If you intend to come to this session and want to do this work on your own laptop, please make sure you do the following in advance of coming to Sussex (it may be possible during but the files are a bit big!):
- Download and extract the latest BitCurator Virtual Machine at wiki.bitcurator.net/index.php?title=Main_Page
- Download and setup VirtualBox and make sure the BitCurator Virtual Machine works as per wiki.bitcurator.net/index.php?title=BitCurator_Virtual_Machine_Install
- If you have an old floppies, flash drives, CD, DVDs, or hard disks you want to try and capture as part of the session, bring them along! (and don’t worry, I’ll bring along some dummy media for us to play with)
- See Processing Workflow for Digital Media for the session handout (I’ll bring some copies along!)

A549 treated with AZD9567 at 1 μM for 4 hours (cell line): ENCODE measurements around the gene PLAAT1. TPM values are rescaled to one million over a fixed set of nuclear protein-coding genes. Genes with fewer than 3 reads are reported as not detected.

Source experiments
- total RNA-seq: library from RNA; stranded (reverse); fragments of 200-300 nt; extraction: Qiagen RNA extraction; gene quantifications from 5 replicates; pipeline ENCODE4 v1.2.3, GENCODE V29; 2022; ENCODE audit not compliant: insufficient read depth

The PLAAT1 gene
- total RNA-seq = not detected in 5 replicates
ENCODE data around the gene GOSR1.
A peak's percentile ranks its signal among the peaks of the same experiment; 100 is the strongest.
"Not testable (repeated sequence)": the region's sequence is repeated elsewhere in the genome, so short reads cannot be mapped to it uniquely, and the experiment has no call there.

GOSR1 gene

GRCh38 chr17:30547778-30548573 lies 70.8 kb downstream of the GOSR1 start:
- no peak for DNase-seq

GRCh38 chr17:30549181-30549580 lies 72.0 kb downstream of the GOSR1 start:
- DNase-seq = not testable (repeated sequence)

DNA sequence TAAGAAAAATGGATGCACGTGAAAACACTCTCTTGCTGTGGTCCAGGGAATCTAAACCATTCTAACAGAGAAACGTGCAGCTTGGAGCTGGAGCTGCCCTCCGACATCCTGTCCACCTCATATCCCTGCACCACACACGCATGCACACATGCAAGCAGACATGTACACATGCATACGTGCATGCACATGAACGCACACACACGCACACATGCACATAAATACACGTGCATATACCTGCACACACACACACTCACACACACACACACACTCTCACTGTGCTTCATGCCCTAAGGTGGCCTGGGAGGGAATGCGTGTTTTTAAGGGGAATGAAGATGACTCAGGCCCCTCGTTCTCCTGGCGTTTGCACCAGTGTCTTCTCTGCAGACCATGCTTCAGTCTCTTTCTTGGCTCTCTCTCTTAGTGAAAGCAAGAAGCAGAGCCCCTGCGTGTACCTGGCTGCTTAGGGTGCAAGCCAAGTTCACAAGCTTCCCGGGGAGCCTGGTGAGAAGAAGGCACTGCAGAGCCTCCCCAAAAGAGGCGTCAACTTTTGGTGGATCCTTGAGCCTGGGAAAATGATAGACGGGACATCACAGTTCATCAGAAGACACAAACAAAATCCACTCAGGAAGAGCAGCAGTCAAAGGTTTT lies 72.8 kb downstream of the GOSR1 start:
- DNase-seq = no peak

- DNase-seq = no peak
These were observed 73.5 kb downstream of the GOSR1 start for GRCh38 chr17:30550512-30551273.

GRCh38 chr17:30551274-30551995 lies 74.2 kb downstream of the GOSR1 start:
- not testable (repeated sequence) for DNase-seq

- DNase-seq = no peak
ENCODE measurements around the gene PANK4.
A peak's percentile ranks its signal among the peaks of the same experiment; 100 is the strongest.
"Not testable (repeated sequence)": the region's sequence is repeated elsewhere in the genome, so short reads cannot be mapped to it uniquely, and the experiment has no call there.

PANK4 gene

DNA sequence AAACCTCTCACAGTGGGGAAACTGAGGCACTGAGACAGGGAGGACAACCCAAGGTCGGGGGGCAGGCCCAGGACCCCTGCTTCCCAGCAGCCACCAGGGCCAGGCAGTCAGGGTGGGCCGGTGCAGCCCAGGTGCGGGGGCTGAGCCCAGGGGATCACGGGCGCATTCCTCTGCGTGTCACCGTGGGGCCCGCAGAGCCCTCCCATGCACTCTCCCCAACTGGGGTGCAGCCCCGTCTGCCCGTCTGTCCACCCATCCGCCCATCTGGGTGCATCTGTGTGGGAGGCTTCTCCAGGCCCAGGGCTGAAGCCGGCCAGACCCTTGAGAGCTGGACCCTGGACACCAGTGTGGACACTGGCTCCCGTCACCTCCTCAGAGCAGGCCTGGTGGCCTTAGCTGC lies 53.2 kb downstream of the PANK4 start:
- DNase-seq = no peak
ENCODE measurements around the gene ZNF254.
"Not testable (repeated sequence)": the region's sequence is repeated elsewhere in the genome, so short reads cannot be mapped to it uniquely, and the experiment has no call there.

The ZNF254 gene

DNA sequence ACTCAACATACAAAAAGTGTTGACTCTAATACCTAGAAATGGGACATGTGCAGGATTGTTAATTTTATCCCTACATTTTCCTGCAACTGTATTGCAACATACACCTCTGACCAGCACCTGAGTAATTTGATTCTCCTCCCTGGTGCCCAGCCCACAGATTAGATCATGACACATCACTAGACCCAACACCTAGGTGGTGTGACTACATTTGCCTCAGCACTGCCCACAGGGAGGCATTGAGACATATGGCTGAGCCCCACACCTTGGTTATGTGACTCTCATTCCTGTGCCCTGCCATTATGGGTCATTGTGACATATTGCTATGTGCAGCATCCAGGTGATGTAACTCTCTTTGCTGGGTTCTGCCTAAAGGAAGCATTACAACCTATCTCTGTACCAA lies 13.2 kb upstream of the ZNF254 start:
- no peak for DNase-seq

The paper archive has been replaced by physical data storage – a new format that requires historians, archivists, and humanists to think and act afresh. In just 35 years most people – in Britain and worldwide – have come to create text and data in a fundamentally new way. The first step towards working with these personal digital archives if to preserve them. You can’t just turn on an old computer and start browsing: the act of booting it up adds new data to the archive with fresh data stamps, thus compromising its authenticity. Thankfully open source digital forensic tools aimed at archivists and scholars have made huge strides in recent years thanks largely to the efforts of the BitCurator project led by University of North Carolina Chapel Hill.
In this session, we’ll work together to capture some dummy media (bring your own if you want to work with the real thing!) and explore that media using BitCurator: a suite of open source digital forensics and data analysis tools design to help collecting institutions process born-digital materials.